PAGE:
Galileo, complaining about those people who refused to look through a telescope to see those things, such as the moons of Jupiter or sunspots moving across the face of the sun, referred to them as being “replete with the pertinacity of the asp.” Everyone knew that the sun revolved around the earth: it was proven scriptural science.
I recently read William T. Vollmann’s treatise, Uncentering the Earth: Copernicus and The Revolutions of the Heavenly Spheres. In general it is a very readable presentation of some rather difficult concepts, both astronomical and mathematical. But truly it is far easier to understand and accept the unnecessary complexities of the scriptural world view than it is to accept that the world obeys the insights of scripture and not of science.
Continue reading “The Pertinacity of the Asp”
I found one book that deals rather well with the perceived struggle between Christian fundamentalist religion and the science of Evolution. The book is Why Darwin Matters by Michael Shermer. Shermer started as a creationist, was educated in the sciences, and is a strong advocate of not only the undeniability of the theory of Evolution but also for the way natural selection is perhaps a better supporter for religious or spiritual interpretations of life on this planet than revelation and faith.
As Shermer writes: Evolution Makes For Good Theology. His discussion of the evolution of morality is especially convincing and in no way negates religion but rather shows that religion has a firm purpose in our lives .. a purpose that developed naturally along with the other cultural developments that defined the early humans. And Shermer makes his case convincingly using logic, reason and clear evidence, never requiring magic or miracles.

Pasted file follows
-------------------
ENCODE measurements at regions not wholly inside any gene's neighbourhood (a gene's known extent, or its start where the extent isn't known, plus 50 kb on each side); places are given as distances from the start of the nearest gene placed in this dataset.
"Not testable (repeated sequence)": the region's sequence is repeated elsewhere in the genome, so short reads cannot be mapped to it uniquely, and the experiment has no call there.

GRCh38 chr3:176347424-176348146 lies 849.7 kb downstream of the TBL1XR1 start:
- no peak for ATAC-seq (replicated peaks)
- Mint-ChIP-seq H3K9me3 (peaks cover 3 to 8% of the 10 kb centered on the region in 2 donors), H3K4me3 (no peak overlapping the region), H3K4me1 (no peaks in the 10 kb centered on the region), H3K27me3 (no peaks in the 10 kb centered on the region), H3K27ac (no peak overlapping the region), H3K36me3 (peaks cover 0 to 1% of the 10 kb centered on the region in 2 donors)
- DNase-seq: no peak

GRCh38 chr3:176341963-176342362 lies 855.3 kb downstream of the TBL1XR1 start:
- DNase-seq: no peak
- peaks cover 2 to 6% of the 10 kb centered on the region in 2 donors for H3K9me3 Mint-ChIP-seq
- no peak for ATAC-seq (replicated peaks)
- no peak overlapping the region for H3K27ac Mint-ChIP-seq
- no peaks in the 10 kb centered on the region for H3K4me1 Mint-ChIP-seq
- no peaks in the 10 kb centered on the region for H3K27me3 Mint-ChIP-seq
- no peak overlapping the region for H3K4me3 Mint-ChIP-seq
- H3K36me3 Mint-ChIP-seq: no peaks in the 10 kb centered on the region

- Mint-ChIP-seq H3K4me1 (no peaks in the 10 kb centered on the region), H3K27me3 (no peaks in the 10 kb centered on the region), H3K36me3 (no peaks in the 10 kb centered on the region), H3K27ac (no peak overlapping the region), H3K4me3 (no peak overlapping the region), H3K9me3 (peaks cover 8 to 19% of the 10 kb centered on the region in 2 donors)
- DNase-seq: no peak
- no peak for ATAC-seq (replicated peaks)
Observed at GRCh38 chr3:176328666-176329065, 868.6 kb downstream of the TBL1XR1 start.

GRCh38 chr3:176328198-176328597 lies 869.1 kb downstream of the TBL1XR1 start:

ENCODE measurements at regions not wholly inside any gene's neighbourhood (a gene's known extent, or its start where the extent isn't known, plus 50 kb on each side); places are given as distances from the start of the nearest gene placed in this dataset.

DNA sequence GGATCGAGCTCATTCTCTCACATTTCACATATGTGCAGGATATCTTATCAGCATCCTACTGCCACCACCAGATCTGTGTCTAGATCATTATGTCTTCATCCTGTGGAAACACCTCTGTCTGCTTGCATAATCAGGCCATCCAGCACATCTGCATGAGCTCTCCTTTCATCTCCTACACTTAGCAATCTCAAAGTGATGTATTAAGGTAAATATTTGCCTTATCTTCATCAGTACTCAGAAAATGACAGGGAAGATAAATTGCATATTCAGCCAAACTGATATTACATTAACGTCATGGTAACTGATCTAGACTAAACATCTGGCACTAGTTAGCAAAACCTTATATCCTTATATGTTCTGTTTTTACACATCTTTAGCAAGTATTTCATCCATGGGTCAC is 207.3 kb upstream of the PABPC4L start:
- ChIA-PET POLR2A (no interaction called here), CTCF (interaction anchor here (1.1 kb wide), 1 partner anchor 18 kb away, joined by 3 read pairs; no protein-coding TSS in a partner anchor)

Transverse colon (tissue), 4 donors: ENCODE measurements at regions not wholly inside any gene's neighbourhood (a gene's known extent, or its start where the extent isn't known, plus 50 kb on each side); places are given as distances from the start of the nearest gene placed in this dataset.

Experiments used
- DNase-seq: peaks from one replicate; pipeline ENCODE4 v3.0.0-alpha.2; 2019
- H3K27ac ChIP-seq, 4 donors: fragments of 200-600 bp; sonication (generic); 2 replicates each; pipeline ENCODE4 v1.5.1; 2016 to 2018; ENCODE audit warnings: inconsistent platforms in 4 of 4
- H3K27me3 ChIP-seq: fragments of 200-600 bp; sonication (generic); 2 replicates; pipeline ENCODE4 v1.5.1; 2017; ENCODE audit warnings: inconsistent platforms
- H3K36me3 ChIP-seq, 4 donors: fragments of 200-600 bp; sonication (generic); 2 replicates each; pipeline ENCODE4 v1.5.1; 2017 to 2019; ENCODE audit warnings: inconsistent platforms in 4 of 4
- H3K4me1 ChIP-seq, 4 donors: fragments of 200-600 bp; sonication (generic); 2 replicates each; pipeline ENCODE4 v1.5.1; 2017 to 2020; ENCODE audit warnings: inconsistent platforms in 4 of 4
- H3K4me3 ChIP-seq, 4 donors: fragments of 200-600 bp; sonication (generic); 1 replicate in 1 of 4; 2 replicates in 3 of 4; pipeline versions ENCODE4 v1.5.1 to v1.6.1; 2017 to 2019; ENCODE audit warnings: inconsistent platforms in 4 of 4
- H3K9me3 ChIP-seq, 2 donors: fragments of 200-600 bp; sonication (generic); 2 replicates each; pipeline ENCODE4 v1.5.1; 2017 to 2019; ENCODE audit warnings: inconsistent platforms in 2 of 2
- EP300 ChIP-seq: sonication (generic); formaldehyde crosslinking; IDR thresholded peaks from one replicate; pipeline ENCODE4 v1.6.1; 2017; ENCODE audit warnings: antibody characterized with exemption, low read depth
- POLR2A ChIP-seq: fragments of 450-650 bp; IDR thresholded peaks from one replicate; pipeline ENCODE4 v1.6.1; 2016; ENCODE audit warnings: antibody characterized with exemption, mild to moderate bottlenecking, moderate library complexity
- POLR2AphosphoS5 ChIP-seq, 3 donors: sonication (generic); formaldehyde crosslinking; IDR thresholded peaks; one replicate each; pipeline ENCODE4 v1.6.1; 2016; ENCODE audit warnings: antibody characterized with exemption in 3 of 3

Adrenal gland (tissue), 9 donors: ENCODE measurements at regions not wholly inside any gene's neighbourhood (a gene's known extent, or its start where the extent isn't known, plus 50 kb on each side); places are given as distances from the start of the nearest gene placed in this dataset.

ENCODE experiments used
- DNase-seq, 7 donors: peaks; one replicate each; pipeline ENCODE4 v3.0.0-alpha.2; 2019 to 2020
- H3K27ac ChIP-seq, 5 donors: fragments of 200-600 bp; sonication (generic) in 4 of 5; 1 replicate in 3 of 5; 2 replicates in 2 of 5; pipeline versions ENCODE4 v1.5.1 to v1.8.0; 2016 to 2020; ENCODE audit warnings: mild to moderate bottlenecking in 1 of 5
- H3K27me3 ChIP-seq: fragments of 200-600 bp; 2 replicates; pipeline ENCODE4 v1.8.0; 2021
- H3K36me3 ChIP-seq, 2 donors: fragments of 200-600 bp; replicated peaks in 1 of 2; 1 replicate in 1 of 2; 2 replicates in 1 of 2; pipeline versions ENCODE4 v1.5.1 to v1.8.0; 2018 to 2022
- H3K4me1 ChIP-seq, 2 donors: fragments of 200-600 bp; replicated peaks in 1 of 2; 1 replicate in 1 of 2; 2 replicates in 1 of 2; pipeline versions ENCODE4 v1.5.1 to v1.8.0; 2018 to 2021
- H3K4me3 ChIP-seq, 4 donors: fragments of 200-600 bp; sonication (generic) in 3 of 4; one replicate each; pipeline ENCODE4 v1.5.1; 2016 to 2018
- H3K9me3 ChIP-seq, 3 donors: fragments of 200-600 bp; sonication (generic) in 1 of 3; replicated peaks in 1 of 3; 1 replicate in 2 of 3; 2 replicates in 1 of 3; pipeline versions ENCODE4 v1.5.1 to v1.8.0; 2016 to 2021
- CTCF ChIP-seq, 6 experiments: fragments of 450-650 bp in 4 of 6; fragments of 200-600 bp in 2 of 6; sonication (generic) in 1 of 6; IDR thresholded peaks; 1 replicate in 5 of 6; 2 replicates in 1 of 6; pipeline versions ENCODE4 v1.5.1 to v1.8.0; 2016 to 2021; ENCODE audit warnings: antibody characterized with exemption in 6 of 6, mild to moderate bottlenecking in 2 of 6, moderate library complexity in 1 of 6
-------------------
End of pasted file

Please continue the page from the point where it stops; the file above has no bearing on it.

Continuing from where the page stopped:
As a corollary to this, Shermer also shows how elements in the history of the evolving species we call man can provide an insight into man’s propensity for violence and brutality, lying and cheating, and still allow for sharing and altruism, loving and nurturing.
Continue reading “Why Darwin Matters”
Several years back there was a big earthquake in the Los Angeles area and one of the bridges on the Santa Monica Freeway (Rt. 10) collapsed. Back then Wilshire Boulevard (or one of the other boulevards like Pico or Olympic) was probably the best alternate route but traffic must have been a real mess (I had left L. A. so I could only commiserate from New Jersey).
As the story goes, a well-known local construction company took the bid to rebuild the bridge. They not only finished the work before the deadline but they actually received a contractual bonus for getting it done weeks earlier than imagined. I was very impressed.
But then one of my periodic fears crushes my elation like a three-hour tour: I wouldn’t know the first thing about how to rebuild that overpass. Is there a book that tells me how to go about it? Where’s the Professor when you need him?
Continue reading “Quest For Greed”